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Judge Asks Apple to Help Unlock iPhone, Apple Balks

Article Comments  9  

Feb 17, 2016, 7:33 AM   by Eric M. Zeman
updated Feb 17, 2016, 12:09 PM

A U.S. judge has ordered Apple to help the FBI unlock the iPhone owned by the shooters in the terrorist attack that took place Dec. 2 in San Bernardino, Calif. The terrorist's iPhone is protected by encryption and a password, which the FBI has been unable to crack. If the FBI puts in the wrong password 10 times, the iPhone will erase all its data. The FBI wants Apple to create a new version of iOS that turns off the limit on password attempts so the agency can move forward with a brute force attack. Brute force attacks rely on computers to input many thousands of password/PIN combinations until the correct one is found. Apple CEO Tim Cook calls the request a "threat to data security" and a "dangerous precedent." In a letter to customers, Cook said the FBI is essentially requesting a backdoor into iPhones, even if the agency says it will use the method only once on this specific device. Once created, others would be able use the backdoor to break into iPhones. Apple strongly believes consumers require and deserve encryption and protection from those who might exploit the treasure trove of data stored on their mobile device. "The implications of the government's demands are chilling," said Cook. "If the government can use the All Writs Act (from 1789) to make it easier to unlock your iPhone, it would have the power to reach into anyone's device to capture their data. The government could extend this breach of privacy and demand that Apple build surveillance software to intercept your messages, access your health records or financial data, track your location, or even access your phone's microphone or camera without your knowledge. Opposing this order is not something we take lightly. We feel we must speak up in the face of what we see as an overreach by the U.S. government." Cook said Apple fears this demand would undermine all it has done to protect its customers, as well as the ideals of privacy held by U.S. citizens. It is asking everyone to "step back" and consider the broader implications.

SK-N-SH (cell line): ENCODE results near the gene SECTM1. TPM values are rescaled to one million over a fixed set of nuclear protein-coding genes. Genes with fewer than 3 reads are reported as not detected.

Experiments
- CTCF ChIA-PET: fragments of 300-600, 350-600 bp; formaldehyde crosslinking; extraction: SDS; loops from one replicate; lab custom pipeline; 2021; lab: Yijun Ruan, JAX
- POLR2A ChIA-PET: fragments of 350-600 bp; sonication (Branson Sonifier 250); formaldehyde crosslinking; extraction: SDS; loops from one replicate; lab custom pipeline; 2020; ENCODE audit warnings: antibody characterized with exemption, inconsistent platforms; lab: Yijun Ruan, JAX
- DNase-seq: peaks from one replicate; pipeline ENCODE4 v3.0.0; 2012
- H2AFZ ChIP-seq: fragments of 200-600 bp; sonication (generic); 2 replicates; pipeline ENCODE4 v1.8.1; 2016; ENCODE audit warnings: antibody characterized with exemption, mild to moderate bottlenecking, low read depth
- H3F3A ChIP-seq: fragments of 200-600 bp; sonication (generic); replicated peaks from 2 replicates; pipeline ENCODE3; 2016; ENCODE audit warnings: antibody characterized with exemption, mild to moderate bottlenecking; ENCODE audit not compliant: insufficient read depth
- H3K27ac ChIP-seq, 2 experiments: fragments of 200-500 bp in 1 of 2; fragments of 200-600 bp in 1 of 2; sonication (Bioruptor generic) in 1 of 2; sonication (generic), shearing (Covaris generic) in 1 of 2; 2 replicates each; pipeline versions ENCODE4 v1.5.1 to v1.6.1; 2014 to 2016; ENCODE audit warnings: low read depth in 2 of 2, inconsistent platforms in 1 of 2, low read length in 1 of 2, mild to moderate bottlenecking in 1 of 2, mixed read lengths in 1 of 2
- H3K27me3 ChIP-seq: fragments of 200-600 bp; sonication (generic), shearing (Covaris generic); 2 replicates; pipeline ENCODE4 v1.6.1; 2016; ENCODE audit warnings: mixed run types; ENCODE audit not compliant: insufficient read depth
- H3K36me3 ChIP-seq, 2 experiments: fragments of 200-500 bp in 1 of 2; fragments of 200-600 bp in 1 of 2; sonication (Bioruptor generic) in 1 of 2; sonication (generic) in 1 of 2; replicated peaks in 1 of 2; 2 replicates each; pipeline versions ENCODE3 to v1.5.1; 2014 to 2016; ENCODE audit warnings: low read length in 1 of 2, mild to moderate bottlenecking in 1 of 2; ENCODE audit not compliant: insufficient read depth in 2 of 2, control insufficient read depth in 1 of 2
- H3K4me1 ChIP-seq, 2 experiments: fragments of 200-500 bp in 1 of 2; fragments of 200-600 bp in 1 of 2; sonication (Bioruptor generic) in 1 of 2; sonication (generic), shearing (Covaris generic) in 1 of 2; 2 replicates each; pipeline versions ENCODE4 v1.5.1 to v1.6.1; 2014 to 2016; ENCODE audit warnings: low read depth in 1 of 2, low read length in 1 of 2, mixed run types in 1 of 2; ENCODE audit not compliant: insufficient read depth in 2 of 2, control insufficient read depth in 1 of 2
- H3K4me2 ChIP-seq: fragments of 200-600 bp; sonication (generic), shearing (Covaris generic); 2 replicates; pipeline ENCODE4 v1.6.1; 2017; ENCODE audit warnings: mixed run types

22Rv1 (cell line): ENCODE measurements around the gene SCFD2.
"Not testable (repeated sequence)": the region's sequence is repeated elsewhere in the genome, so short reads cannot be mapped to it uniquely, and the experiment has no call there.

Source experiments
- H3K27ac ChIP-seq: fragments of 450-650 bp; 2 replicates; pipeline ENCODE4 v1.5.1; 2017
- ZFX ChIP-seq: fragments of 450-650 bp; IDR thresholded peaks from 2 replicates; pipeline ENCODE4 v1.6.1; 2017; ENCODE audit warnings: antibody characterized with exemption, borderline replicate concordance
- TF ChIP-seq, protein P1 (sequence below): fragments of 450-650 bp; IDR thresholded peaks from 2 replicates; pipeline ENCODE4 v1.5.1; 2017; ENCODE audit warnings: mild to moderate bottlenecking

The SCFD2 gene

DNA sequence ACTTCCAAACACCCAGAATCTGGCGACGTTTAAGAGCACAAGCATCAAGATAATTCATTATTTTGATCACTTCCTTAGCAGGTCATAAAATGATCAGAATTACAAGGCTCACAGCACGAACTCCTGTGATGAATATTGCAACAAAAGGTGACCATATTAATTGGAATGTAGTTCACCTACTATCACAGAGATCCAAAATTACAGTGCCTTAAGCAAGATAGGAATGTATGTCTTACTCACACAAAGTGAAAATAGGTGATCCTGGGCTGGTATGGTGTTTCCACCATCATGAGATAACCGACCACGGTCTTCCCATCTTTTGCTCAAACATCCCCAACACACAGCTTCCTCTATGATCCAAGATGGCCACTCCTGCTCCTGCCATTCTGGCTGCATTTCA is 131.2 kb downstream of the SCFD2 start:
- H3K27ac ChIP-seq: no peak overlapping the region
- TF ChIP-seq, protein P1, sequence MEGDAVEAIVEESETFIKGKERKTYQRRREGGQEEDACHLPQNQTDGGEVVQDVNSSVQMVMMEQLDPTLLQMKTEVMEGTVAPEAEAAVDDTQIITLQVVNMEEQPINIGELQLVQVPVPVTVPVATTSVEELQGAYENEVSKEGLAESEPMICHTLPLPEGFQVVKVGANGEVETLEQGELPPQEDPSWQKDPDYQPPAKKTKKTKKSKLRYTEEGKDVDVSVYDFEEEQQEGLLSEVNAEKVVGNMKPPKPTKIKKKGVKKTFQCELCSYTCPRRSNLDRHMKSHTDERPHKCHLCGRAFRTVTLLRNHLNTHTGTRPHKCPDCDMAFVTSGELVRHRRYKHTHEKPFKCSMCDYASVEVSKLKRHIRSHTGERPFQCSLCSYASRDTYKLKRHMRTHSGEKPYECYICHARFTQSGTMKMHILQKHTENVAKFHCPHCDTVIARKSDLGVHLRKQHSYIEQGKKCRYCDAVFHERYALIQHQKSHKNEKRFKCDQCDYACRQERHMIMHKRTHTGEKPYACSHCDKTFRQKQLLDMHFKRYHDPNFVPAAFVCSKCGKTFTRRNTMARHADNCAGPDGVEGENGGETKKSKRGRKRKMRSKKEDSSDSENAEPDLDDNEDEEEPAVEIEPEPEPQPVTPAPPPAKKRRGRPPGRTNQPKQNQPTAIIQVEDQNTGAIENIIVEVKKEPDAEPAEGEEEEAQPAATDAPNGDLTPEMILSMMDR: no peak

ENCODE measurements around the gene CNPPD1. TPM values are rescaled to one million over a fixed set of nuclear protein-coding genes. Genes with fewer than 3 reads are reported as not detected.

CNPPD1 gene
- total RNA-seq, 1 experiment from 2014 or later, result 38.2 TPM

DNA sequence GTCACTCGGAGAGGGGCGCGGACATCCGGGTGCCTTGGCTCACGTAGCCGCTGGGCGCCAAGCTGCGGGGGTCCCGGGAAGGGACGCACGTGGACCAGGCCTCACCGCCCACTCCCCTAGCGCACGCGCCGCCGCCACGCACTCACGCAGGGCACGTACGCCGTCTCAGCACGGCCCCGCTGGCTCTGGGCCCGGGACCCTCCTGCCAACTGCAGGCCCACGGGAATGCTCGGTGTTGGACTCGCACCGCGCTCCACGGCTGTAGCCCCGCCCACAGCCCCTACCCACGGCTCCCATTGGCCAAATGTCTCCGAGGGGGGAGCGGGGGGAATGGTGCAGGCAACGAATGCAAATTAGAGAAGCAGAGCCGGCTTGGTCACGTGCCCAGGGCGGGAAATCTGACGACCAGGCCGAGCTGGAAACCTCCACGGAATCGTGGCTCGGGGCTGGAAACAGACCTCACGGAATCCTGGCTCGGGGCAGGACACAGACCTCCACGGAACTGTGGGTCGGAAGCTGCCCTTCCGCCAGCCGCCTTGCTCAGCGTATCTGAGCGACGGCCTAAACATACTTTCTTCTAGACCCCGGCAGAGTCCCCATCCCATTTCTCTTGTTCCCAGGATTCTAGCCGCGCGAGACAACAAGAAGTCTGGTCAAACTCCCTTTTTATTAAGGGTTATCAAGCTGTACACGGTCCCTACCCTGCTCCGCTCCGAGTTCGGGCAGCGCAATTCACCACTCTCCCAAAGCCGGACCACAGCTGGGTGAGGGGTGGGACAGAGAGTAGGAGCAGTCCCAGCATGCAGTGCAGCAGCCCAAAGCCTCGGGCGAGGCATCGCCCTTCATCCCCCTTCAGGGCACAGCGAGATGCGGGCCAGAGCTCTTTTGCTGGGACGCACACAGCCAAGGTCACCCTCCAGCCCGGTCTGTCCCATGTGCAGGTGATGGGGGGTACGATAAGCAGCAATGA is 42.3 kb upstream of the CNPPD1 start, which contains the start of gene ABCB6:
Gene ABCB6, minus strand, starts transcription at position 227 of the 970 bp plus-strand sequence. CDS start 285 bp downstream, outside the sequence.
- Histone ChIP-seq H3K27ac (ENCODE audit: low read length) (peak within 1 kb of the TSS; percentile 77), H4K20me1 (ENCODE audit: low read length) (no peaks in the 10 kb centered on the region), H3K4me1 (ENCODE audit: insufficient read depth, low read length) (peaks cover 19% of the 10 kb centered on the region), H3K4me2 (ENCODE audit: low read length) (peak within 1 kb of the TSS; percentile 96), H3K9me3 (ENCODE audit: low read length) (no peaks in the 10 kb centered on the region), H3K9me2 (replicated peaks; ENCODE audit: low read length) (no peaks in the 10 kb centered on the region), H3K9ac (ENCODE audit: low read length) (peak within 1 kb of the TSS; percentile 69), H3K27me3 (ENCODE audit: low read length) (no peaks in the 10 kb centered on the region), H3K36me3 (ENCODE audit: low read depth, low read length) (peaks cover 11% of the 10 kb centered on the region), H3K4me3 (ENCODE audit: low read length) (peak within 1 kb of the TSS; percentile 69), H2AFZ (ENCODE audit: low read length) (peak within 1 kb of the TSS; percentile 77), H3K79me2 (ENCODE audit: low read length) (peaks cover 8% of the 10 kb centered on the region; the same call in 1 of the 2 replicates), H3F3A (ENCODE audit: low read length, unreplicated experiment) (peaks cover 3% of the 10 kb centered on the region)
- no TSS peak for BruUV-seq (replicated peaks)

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Feb 18, 2016, 6:19 PM

Is there a good compromise here?

I am kinda' thorn about this issue because I see the truth in both positions. I wonder if Apple and other handset makers could modify their encryption system in the future in such a way that they would keep some one-time master keys in a database for each phone that could be made available at a court order. Once a master key is used, it would no longer work. In its place another one-time key could be used in the future. This would address the worry that a key could be leaked out and used by unauthorized parties. Of course some rogue Apple employee could still leak keys from their database, so there we go again.

Feb 17, 2016, 6:51 PM

For once

I support something Apple is doing. Even if it is just show.

Feb 17, 2016, 9:03 AM

Cook your a tool

......... The end
Yes, a puppet for a body of penny penchers
Tim Cook is right
the fbi does not care about what is in that man's phone.
They want the tools to unlock all phones such as this and also apply it toward all devices with such encryption
You make a statement like "cook your a tool" without checking your grammar AND to the subject at hand and you expect anyone to take your post seriously?

You are the tool if you think that Apple should comply.

The implications of Apple providing ...
Cook wants to protect our freedoms and you want to give them away. Who's the tool again?
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